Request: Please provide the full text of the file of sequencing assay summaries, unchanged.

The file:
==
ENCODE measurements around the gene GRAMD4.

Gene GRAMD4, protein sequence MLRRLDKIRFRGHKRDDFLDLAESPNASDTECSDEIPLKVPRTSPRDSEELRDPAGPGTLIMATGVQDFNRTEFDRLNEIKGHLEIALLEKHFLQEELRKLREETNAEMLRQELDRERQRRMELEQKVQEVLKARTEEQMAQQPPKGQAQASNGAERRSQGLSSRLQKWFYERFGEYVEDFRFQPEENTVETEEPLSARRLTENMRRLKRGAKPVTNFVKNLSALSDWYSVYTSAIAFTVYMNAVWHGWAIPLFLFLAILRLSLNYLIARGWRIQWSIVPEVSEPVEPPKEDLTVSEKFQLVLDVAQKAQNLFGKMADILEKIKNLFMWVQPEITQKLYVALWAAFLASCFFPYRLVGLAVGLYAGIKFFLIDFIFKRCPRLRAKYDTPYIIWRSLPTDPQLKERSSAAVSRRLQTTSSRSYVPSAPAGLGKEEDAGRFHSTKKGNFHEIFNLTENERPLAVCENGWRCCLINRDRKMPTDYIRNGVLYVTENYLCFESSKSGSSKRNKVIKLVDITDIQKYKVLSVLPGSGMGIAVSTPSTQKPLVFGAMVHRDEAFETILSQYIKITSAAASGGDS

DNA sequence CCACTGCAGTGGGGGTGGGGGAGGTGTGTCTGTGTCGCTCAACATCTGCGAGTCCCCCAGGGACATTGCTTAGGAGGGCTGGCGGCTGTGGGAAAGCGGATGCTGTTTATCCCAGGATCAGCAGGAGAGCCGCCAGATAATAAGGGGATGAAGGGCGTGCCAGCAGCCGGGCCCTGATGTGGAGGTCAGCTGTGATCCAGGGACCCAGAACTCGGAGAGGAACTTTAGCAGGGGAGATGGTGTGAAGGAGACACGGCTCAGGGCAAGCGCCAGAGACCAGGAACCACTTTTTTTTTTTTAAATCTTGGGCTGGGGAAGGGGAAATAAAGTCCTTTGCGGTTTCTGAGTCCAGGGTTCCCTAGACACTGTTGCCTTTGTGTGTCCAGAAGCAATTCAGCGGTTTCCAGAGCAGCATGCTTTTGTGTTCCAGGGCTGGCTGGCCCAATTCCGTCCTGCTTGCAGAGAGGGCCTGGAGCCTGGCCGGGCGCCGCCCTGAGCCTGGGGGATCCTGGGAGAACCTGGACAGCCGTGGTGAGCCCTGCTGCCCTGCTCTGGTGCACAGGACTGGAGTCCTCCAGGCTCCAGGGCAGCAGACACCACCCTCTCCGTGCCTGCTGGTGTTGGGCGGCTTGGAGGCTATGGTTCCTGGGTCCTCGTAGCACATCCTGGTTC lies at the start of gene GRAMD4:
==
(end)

ENCODE measurements around the gene GRAMD4.

Gene GRAMD4, protein sequence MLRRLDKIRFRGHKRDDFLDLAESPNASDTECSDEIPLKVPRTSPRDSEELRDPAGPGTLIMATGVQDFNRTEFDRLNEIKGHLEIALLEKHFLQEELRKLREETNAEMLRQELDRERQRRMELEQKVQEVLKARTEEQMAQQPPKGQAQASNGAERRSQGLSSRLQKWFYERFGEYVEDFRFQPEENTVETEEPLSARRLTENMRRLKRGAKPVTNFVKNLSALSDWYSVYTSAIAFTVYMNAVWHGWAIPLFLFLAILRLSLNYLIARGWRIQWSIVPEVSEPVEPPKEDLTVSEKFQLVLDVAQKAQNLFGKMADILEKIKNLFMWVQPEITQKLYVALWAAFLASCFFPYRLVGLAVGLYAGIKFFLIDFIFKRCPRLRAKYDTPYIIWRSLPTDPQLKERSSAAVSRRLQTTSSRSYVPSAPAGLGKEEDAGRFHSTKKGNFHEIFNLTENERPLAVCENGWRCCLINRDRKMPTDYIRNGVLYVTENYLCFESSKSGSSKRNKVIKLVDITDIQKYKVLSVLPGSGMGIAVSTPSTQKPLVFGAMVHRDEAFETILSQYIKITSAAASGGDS

DNA sequence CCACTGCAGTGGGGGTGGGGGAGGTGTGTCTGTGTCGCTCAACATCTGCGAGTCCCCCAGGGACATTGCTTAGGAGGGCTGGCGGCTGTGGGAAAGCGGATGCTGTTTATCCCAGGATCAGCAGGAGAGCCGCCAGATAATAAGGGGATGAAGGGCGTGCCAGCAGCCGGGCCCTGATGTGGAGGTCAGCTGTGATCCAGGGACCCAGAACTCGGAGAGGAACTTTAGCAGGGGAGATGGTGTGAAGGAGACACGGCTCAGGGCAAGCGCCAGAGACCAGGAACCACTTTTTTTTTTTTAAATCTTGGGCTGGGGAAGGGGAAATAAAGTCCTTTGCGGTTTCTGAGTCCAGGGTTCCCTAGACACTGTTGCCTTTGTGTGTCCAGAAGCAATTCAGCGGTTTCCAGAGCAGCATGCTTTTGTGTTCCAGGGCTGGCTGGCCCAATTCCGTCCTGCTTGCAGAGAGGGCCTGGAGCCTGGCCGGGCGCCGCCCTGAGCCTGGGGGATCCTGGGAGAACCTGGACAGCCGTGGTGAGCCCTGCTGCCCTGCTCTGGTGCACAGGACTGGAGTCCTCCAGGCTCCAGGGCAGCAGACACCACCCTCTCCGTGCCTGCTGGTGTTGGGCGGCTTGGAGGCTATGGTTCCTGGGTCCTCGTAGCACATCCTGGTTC lies at the start of gene GRAMD4: